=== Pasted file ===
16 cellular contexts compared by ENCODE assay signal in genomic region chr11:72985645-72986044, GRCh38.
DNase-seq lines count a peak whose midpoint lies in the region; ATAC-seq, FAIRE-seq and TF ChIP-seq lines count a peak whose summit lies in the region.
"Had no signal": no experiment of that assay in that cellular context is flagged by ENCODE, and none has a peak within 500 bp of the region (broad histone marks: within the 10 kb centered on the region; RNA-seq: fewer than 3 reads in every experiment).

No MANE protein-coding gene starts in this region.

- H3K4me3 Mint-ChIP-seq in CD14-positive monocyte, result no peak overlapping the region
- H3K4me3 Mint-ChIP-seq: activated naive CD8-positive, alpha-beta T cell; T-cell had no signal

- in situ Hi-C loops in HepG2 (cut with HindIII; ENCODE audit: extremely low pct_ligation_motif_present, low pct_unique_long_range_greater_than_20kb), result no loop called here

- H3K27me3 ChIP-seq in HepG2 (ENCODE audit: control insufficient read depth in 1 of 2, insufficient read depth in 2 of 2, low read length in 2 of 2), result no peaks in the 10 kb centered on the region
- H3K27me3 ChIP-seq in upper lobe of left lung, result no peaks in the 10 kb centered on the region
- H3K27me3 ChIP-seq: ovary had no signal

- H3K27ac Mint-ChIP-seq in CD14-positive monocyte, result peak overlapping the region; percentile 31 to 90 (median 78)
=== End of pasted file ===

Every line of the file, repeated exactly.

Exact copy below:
16 cellular contexts compared by ENCODE assay signal in genomic region chr11:72985645-72986044, GRCh38.
DNase-seq lines count a peak whose midpoint lies in the region; ATAC-seq, FAIRE-seq and TF ChIP-seq lines count a peak whose summit lies in the region.
"Had no signal": no experiment of that assay in that cellular context is flagged by ENCODE, and none has a peak within 500 bp of the region (broad histone marks: within the 10 kb centered on the region; RNA-seq: fewer than 3 reads in every experiment).

No MANE protein-coding gene starts in this region.

- H3K4me3 Mint-ChIP-seq in CD14-positive monocyte, result no peak overlapping the region
- H3K4me3 Mint-ChIP-seq: activated naive CD8-positive, alpha-beta T cell; T-cell had no signal

- in situ Hi-C loops in HepG2 (cut with HindIII; ENCODE audit: extremely low pct_ligation_motif_present, low pct_unique_long_range_greater_than_20kb), result no loop called here

- H3K27me3 ChIP-seq in HepG2 (ENCODE audit: control insufficient read depth in 1 of 2, insufficient read depth in 2 of 2, low read length in 2 of 2), result no peaks in the 10 kb centered on the region
- H3K27me3 ChIP-seq in upper lobe of left lung, result no peaks in the 10 kb centered on the region
- H3K27me3 ChIP-seq: ovary had no signal

- H3K27ac Mint-ChIP-seq in CD14-positive monocyte, result peak overlapping the region; percentile 31 to 90 (median 78)